Last edited by Madelena Mak; 09-11-2013 at 02:29 AM.
09-10-2013, 06:18 PM #2
- 1,461 Posts
I just cannot understand that image, the image is more of a mess than what 8.1 actually is.
There is another article on an expert's take on the changes in 8.1
Jerry Nixon: Windows 8.1 says, “Forget all that Design Stuff from Windows 8.0”
09-11-2013, 08:10 AM #4
- 565 Posts
The problem with that image is that it picks a bunch of different apps to compare, instead of a side-by-side of the same apps. Also, I'm using 8.1 Preview on my Surface, and I find it just as consistent as 8.0.
Edit: I see that the only differences are Skype versus Messages. I need to pay more attention. My other comment still stands. 8.1 is just as consistent. Also, a swipe up is the same as a swipe down is the same as a right-click on your mouse.
09-11-2013, 09:38 AM #5
- 640 Posts
No offense but this is a classic example of Microsoft responding to feedback and now having someone say they made things inconsistent. They can never win in this game. I run the legal version of the RTM and find the UI to be very efficient and elegant. In fact, while I prefer my Windows Phone go any other Phone OS, I find it rather inefficient in comparison to the Windows UI since it is not fully swipe enabled and requires use of an intermediary home button to do some things.(can't swipe down to close apps nor can you swipe in to show and select recent apps). Windows Phone gestures tend to be very two dimensional in comparison to those in the Windows OS. While partly due to available real estate I still hope that, if anything, Windows Phone will move towards Windows in 8.1, not vice versa. Quite frankly, while I respect your opinion, and the graphics look like a technical analysis, they are just being used to present what really is your opinion. BTW, Microsoft has made gestures even clearer in 8.1 since the OS now displays huge arrows and help explanations the first time you tap or swipe in relevant locations along the bezel....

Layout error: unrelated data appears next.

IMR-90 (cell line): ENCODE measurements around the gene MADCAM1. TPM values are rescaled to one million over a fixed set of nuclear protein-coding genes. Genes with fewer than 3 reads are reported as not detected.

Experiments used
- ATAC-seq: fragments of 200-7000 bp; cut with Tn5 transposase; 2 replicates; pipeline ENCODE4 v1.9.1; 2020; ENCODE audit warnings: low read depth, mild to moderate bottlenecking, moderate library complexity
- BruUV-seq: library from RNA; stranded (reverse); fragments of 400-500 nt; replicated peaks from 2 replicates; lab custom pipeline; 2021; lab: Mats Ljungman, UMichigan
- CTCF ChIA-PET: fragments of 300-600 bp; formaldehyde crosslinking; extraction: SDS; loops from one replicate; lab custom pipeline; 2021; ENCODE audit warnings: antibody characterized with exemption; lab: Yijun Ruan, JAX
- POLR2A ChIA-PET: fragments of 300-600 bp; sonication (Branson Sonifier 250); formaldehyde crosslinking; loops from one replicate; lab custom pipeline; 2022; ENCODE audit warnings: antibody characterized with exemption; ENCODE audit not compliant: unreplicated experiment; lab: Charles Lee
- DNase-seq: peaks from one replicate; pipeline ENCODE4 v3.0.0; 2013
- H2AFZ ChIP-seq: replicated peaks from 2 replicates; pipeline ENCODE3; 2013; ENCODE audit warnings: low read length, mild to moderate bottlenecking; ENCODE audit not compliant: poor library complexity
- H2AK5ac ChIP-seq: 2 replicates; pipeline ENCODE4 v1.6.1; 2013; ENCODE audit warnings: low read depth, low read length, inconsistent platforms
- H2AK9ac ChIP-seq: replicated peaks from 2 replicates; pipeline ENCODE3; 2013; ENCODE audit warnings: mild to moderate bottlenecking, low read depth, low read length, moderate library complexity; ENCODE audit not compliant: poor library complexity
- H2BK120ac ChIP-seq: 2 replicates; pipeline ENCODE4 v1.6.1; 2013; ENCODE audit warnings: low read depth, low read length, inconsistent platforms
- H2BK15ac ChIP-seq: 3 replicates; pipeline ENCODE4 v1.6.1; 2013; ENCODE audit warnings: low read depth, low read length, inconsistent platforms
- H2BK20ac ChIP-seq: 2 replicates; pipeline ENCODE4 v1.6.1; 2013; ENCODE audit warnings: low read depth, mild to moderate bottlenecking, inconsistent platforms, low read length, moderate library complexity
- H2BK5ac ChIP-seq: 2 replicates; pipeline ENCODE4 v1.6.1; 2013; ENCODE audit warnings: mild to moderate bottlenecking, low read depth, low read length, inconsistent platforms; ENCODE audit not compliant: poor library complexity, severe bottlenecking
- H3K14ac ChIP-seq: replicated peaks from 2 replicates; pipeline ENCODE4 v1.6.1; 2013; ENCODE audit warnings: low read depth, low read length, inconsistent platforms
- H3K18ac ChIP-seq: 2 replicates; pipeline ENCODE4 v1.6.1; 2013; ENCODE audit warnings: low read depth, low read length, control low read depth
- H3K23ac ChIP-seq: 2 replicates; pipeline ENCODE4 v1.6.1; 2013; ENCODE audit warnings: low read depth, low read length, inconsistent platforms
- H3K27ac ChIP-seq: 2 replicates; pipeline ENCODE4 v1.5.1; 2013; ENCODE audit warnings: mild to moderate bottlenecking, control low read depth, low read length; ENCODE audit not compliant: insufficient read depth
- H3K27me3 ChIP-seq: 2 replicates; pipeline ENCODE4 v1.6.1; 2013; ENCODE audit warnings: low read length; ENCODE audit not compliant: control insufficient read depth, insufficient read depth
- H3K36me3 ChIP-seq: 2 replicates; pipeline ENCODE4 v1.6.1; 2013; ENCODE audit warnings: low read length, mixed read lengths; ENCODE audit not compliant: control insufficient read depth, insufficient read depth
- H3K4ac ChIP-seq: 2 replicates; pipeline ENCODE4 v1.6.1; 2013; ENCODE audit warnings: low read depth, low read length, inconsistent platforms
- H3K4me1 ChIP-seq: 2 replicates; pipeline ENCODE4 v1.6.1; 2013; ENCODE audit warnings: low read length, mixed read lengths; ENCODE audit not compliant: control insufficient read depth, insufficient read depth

09-16-2013, 11:37 PM #8
- 766 Posts
09-16-2013, 11:53 PM #9
- 1,483 Posts
I think the reason is because they did this for the best of the user and because the design should be more like Windows phone. This is what Windows 8.1 is doing becoming simple as Windows phoneXbox Music. Xbox 360, Windows 8 and Windows Phone
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09-16-2013, 11:59 PM #10
- 1,096 Posts
As Bawboh86 mentioned, swiping gestures can't be uniform. Fact of the matter is that Windows 8.x is designed to work on tablets (ARM & x86), desktops and laptops. Some will have touchscreens whereas others won't. For those who know my posts and know I'm a webOS aficionado, close your eyes for a little bit. webOS on the Pre/Pixi line was not the same as the webOS introduced on the TouchPad. Gone was the gesture area we had grown to know and love and replaced with an iPad-esque home button. The gestures themselves were different with the Enyo Framework employed with the TP. Sliding panes were simply not a choice on the phones due to the screen real estate, even the Pre 3. It was still webOS and the design language was the same. Even on the phones, there were incremental changes between 1.4.5 and 2.0 and again in 2.2.4.
Honestly, your post doesn't hold any water. Especially coming from someone with your credentials.